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Ways to Help Ensure No One but You Gets Credit in Your Name

August 25, 1996|From Associated Press

Consumer groups, regulators and industry representatives provided suggestions for combating identity fraud last week as the Federal Trade Commission convened a conference to look into what many believe is the latest credit fraud epidemic.

"I think it's fair to say that identity fraud goes to the very heart of the issue of personal privacy. It involves the theft, the misuse, the destruction of an individual's good name and reputation," Commissioner Janet Steiger said. "The case studies we see are, frankly, frightening."

Several ideas for combating or preventing the problem were presented at the meeting. The FTC promises more study.

The tips for consumers:

* Minimize the amount of personal information a thief can steal. Don't carry extra credit cards or a Social Security card, birth certificate or passport.

* Keep a list of all credit cards, account numbers and expiration dates so you can contact creditors quickly.

* Never give a card number or other information over the phone unless you initiated the call.

* Do not print your Social Security number on your checks or give it out unless necessary. If someone asks for it and you don't know why it would be necessary, ask.

* Check your credit report for accuracy once a year. TRW Information Systems & Services provides one free copy per consumer each year. The two other big credit bureaus, Equifax and Trans Union, charge $8 per copy to Californians. (Some other states regulate the costs, requiring free or lower-cost copies.) To reach TRW call (800) 392-1122; for Equifax, (800) 685-1111; for Trans Union, (800) 851-2674.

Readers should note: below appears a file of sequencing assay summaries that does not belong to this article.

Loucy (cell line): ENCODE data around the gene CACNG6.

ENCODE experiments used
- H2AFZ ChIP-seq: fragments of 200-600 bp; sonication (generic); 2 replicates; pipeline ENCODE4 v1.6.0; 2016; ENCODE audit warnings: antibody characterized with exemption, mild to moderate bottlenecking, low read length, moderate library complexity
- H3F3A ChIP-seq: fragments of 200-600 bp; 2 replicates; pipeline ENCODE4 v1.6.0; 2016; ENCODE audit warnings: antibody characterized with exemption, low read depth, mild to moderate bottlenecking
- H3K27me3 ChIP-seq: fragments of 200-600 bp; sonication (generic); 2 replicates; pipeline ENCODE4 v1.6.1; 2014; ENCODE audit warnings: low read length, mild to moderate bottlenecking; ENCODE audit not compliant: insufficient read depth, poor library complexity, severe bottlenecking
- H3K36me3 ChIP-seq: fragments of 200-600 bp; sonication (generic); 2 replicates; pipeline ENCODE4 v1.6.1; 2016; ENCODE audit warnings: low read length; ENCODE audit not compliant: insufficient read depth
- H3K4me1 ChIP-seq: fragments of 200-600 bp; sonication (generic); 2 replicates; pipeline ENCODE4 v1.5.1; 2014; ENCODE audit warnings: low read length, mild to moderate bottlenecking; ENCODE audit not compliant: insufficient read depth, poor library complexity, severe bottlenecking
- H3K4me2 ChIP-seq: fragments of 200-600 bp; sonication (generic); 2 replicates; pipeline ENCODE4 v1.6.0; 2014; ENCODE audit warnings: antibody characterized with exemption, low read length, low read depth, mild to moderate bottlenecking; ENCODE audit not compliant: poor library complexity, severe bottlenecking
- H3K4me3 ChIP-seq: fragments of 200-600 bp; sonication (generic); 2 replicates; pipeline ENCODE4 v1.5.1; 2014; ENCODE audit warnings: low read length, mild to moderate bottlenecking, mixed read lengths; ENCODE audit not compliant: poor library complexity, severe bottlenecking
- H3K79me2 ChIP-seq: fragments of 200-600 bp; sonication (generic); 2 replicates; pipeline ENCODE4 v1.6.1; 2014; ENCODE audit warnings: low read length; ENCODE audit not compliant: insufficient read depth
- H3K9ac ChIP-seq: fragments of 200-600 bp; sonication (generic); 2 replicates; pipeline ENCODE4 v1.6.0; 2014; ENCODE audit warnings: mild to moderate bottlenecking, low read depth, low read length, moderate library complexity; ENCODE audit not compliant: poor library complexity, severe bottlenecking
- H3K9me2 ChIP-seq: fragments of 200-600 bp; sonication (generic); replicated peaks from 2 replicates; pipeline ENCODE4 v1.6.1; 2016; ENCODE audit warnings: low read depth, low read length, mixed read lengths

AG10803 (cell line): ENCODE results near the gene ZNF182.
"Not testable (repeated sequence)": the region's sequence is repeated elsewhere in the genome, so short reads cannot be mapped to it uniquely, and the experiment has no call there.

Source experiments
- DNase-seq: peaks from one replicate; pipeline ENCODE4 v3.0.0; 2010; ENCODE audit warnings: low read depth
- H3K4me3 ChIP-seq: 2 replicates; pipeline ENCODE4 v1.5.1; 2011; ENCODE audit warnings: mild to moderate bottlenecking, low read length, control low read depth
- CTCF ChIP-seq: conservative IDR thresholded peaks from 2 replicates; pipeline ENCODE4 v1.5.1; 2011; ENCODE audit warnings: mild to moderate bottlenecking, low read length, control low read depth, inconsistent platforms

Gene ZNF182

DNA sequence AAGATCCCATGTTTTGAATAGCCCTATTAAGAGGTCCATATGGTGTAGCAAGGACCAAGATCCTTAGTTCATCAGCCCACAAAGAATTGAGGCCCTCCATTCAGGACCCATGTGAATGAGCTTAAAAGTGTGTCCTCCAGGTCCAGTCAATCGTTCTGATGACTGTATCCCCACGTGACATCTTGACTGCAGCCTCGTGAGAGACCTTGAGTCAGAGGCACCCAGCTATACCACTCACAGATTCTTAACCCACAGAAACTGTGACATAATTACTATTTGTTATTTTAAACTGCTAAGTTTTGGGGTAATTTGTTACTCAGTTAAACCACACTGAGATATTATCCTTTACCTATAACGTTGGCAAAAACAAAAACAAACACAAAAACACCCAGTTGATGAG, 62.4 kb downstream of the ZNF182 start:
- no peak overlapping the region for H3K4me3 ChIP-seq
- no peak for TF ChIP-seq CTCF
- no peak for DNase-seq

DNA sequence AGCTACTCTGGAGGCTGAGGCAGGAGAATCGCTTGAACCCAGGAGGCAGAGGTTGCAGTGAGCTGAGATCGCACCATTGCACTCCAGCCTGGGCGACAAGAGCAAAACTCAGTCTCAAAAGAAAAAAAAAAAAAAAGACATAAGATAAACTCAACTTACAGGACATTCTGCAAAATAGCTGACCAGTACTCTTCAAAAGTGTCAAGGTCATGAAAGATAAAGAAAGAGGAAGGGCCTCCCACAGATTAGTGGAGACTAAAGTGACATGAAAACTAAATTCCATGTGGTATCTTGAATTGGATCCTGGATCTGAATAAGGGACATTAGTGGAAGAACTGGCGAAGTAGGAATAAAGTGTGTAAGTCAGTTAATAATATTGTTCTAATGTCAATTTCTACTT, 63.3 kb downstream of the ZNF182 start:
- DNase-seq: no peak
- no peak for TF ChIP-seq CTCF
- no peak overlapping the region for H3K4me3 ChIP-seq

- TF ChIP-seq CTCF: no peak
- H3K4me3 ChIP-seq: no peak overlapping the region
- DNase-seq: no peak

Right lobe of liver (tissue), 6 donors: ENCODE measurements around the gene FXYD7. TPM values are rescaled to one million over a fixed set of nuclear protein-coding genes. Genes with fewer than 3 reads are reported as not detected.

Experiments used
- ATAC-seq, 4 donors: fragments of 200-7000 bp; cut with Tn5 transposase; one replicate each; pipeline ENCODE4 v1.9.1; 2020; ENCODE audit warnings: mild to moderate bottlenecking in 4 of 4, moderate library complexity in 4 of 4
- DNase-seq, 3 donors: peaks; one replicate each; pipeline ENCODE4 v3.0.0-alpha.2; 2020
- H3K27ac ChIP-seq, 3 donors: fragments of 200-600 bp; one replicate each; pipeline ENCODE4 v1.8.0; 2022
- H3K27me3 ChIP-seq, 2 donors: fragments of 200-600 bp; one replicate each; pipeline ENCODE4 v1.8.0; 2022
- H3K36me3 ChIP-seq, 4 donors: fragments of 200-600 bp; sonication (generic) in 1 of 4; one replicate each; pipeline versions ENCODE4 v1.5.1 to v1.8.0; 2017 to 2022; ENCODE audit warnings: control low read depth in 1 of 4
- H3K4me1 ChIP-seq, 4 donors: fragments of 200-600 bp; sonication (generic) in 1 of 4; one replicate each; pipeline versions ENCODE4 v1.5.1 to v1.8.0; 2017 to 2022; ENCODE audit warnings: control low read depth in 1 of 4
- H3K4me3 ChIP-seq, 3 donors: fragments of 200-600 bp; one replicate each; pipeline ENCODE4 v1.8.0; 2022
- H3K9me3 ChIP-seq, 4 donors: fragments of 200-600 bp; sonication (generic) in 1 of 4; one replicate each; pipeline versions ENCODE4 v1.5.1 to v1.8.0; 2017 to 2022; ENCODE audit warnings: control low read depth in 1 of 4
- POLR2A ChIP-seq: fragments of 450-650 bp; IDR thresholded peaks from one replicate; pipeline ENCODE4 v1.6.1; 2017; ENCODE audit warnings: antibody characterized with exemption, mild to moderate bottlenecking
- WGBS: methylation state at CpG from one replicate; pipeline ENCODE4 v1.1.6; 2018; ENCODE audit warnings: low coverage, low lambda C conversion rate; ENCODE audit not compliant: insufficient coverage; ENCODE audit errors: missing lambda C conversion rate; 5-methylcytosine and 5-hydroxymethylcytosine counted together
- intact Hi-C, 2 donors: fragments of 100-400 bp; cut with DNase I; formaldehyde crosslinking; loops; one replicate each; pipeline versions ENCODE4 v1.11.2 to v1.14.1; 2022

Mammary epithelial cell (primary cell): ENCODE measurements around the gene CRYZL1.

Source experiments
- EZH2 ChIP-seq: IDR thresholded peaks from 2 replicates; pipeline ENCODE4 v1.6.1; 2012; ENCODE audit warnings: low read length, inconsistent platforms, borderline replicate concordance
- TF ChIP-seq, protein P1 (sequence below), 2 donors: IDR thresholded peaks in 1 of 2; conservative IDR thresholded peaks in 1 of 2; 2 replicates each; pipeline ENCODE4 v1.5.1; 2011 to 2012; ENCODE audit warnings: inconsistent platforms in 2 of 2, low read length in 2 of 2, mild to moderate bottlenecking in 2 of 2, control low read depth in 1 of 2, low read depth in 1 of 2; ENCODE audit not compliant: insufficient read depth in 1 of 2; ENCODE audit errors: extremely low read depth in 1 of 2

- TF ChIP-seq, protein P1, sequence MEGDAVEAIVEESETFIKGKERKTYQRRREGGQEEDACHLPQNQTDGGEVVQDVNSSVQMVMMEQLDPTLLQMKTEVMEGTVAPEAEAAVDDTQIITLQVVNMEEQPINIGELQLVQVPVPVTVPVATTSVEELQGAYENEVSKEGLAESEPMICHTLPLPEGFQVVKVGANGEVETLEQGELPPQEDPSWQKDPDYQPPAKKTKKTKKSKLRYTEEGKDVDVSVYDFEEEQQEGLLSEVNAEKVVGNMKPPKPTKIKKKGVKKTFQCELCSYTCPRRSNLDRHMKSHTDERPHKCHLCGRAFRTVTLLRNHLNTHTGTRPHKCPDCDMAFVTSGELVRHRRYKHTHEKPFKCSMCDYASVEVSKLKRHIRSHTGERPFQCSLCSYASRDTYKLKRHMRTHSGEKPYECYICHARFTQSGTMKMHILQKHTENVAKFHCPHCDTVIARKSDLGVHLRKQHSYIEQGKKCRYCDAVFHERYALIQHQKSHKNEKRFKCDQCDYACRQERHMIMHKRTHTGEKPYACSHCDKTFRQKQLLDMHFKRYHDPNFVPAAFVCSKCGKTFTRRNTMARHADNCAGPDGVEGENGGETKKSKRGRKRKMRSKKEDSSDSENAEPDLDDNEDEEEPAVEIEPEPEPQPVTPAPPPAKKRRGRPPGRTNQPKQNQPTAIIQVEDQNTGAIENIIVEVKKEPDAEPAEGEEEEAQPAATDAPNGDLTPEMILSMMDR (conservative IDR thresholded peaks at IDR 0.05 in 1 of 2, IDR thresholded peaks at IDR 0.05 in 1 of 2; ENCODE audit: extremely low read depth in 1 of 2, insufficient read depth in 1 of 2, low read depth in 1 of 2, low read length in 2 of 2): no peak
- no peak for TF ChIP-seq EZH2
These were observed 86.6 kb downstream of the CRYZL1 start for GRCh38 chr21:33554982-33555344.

Among the suggestions for credit reporting companies and retailers?

* Do not issue a credit report unless a consumer authorizes it.

* Notify consumers when their credit reports have been accessed.

* Ask consumers for identification when they use credit cards.

* Create a standard form for consumers to report credit fraud.

* Have credit bureaus take victims' credit histories out of the electronic system, forcing any subsequent issuers of credit to do more to verify who is applying for credit under that person's name.

* Develop systems that identify consumers by an inkless fingerprint.

However, most of these latter suggestions were criticized by the credit card companies, credit bureaus and retailers that would have to implement them. For example, asking for identification during the sale could upset legitimate customers, said Marianne Birarelli, regional fraud director for Sears, Roebuck & Co. "A lot of customers aren't pleased or are embarrassed if they're asked to show ID."

Most of the suggestions would create expense for someone in the industry, and an agreement will not be easy, said David Medine, who ran the FTC conference.

But companies will do it because "they suffer huge losses," he said. "It's costing them money to not address these issues."

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